Summary: 4th in Series about Advent/Christmas Series on Christmas gifts
What is the spiritual significance of Joseph and Mary traveling though "Galilee"? In Galilee stands the Sea of Galilee. Jesus crossed the Sea of Galilee six times during His walk as the Son of God. (Unger’s Bible Dictionary, map). In the same manner He turned the water of the six water pots of stone into wine at a joyous occasion—a wedding. At the wedding each stone pot was filled with the natural life-sustaining water, but when Jesus came, He turned all that water into the Life giving wine of His Spirit. He showed at the wedding feast, that there would be a day, when all those consumed in death would be animated with the wine of His Life.
Over and over again, Jesus made an open show that death was coming to an end in the presence of the Son as He sailed back and forth across the sea of humanity performing miracles upon it and all along its coasts. In that region He healed the sick and lame, cast out demons, walked over boisterous waves, and raised the dead.
It was during one of those trips with His disciples, "...there arose a great storm of wind, and the waves beat into the ship, so that it was now full. And he arose, and rebuked the wind, and said unto the sea, Peace, be still. And the wind ceased, and there was a great calm" (Mark 4:37,39).
There are times of darkness when we also embark with Jesus across this foreboding sea of humanity’s course in life, the circuit we ride. It is common for troubling storms to blow without a moments notice. The deluge of waves pound relentlessly upon our breaking ship. In the midst of its fury, it looks as if all will be lost; and with Jesus asleep in the back of the ship, we may think that He isn’t even concerned about it.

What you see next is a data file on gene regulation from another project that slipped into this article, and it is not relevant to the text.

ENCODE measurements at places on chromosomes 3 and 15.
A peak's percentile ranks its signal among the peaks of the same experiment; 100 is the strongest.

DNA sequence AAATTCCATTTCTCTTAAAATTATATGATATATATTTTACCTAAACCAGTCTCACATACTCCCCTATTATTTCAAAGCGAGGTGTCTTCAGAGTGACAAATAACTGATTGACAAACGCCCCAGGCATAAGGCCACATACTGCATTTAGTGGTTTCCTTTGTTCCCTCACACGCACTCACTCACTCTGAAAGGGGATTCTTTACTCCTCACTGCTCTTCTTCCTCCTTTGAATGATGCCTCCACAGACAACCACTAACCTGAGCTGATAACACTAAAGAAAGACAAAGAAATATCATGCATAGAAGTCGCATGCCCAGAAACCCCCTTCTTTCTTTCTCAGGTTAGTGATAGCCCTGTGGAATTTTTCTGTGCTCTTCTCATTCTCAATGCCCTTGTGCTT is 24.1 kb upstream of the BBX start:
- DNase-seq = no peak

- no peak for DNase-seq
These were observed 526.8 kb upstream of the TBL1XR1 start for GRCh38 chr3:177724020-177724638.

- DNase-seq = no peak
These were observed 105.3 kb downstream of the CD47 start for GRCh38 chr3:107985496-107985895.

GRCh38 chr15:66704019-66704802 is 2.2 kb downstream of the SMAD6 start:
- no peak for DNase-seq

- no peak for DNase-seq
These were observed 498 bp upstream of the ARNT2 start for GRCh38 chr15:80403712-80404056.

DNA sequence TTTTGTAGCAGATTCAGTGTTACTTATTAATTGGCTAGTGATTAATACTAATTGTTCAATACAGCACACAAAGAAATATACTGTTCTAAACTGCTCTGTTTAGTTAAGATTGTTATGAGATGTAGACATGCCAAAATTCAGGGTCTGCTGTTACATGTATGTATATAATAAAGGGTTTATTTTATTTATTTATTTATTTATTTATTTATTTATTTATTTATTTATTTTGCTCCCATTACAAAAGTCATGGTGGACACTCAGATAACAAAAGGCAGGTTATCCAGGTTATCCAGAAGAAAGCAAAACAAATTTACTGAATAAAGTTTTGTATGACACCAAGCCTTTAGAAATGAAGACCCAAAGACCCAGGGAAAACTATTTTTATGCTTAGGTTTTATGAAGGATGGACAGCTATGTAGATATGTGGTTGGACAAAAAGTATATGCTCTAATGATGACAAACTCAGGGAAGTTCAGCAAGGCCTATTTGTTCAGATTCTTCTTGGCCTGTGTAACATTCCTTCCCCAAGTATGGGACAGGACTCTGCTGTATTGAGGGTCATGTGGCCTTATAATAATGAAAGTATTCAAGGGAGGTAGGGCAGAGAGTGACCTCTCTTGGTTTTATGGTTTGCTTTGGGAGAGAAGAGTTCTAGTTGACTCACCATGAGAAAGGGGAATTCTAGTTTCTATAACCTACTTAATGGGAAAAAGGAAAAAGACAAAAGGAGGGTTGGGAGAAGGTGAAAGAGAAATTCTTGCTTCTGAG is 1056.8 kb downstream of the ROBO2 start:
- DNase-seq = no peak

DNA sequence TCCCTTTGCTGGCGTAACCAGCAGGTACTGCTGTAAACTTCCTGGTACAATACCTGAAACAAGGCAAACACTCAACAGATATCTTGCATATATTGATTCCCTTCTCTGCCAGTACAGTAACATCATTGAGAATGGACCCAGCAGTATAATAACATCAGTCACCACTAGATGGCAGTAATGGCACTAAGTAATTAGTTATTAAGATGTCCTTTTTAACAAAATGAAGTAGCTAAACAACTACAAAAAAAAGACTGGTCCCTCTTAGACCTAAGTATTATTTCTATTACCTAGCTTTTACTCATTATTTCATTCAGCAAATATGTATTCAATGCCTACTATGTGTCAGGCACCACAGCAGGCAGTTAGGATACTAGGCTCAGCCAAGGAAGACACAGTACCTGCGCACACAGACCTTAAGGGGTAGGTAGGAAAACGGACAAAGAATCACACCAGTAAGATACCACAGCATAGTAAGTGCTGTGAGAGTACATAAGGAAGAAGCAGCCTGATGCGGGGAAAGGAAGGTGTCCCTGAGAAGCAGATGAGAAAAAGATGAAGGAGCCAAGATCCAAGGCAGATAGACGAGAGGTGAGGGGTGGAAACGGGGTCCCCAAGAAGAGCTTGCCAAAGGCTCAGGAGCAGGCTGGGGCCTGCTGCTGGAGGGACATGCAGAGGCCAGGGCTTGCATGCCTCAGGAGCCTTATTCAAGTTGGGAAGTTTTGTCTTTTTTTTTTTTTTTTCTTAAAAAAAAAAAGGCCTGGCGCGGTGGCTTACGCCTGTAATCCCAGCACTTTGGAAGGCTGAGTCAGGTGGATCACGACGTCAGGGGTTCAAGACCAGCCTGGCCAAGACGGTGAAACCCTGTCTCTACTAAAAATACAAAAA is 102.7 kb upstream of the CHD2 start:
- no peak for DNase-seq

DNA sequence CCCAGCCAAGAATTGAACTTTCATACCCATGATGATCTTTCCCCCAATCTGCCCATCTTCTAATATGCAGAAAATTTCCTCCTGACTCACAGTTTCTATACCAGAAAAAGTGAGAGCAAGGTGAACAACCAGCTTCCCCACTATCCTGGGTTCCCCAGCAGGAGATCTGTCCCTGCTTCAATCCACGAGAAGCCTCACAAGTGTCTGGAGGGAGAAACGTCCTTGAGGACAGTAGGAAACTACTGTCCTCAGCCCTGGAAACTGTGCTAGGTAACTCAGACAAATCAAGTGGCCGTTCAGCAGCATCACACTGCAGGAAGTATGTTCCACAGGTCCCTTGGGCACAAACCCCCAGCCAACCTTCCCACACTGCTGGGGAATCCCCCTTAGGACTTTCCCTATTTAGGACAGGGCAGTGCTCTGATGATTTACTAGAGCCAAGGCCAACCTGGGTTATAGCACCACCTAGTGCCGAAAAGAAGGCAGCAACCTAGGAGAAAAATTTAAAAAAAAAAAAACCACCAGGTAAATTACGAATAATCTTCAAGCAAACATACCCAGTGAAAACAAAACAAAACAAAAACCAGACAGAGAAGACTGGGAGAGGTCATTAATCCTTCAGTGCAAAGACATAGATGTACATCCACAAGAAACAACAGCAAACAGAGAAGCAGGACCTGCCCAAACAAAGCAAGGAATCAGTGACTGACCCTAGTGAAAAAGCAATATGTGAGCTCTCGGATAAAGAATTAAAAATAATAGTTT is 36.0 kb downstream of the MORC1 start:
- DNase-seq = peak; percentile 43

But like those of little faith that night, we forget that He always accomplishes what His Father sends Him to do. If He is sent to cross over the circuit to the other side, He will cross over and will lose no one who travels with Him. In the course, as it was that dark night of death’s storm, Jesus arises, rebukes the wind, says to the sea, "Peace, be still," the wind ceases, and there is a great calm -- all is calm (Mark 4:39). All is still. Silent Night, Holy Night.
When The Voice of the Son of God is heard, it is always obeyed. When the Spirit moved and God said, "Let there be light..." there was light. When the Spirit moved and God said, "Let the waters bring forth..." the waters brought forth. And when the Spirit moved and God said, "Let the earth bring forth..." the earth obeyed and brought forth the energy of life.
Then they had to travel through Samaria.
The New Testament mentions Samaria in Luke chapter 17:11-20, in the miraculous healing of the ten lepers, which took place on the border of Samaria and Galilee. John 4:1-26 records Jesus’ encounter at Jacob’s well with the woman of Sychar, in which He declares Himself to be the Messiah. In Acts 8:5-14, it is recorded that Philip went down to the city of Samaria and preached there.
In Jesus’ time, his people had little to do with the people who lived in Samaria. The Jewish people painted the Samaritans as mongrels or half-breeds due to intermarriage with non-Israelite groups after the Assyrian invasion of 722-721 BCE. Their priesthood and sanctuary were judged illegitimate, and their text of the Scripture was considered as corrupt. The Samaritans returned the fury with interest.